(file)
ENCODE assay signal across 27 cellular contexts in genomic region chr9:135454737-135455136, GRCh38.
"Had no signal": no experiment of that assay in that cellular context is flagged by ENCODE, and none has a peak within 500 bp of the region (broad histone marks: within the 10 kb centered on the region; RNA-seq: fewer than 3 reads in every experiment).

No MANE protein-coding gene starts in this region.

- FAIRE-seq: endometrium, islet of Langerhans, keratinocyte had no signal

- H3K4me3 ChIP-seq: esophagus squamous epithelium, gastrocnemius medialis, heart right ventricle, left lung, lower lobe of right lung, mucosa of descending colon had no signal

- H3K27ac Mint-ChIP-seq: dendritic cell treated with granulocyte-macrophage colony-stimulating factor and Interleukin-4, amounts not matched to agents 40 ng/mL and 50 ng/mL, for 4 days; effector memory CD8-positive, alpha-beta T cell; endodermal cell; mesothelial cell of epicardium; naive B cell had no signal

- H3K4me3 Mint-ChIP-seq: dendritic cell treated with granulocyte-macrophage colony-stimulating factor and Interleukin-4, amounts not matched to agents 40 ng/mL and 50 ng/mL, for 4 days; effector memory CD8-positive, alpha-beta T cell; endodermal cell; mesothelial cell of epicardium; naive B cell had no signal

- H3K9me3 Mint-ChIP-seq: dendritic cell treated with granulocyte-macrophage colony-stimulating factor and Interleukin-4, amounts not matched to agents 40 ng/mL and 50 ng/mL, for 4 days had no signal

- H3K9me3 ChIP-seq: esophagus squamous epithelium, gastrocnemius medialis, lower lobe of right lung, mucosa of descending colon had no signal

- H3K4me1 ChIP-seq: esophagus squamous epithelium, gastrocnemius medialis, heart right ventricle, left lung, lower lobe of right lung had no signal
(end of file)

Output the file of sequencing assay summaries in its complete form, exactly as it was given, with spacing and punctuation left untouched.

ENCODE assay signal across 27 cellular contexts in genomic region chr9:135454737-135455136, GRCh38.
"Had no signal": no experiment of that assay in that cellular context is flagged by ENCODE, and none has a peak within 500 bp of the region (broad histone marks: within the 10 kb centered on the region; RNA-seq: fewer than 3 reads in every experiment).

No MANE protein-coding gene starts in this region.

- FAIRE-seq: endometrium, islet of Langerhans, keratinocyte had no signal

- H3K4me3 ChIP-seq: esophagus squamous epithelium, gastrocnemius medialis, heart right ventricle, left lung, lower lobe of right lung, mucosa of descending colon had no signal

- H3K27ac Mint-ChIP-seq: dendritic cell treated with granulocyte-macrophage colony-stimulating factor and Interleukin-4, amounts not matched to agents 40 ng/mL and 50 ng/mL, for 4 days; effector memory CD8-positive, alpha-beta T cell; endodermal cell; mesothelial cell of epicardium; naive B cell had no signal

- H3K4me3 Mint-ChIP-seq: dendritic cell treated with granulocyte-macrophage colony-stimulating factor and Interleukin-4, amounts not matched to agents 40 ng/mL and 50 ng/mL, for 4 days; effector memory CD8-positive, alpha-beta T cell; endodermal cell; mesothelial cell of epicardium; naive B cell had no signal

- H3K9me3 Mint-ChIP-seq: dendritic cell treated with granulocyte-macrophage colony-stimulating factor and Interleukin-4, amounts not matched to agents 40 ng/mL and 50 ng/mL, for 4 days had no signal

- H3K9me3 ChIP-seq: esophagus squamous epithelium, gastrocnemius medialis, lower lobe of right lung, mucosa of descending colon had no signal

- H3K4me1 ChIP-seq: esophagus squamous epithelium, gastrocnemius medialis, heart right ventricle, left lung, lower lobe of right lung had no signal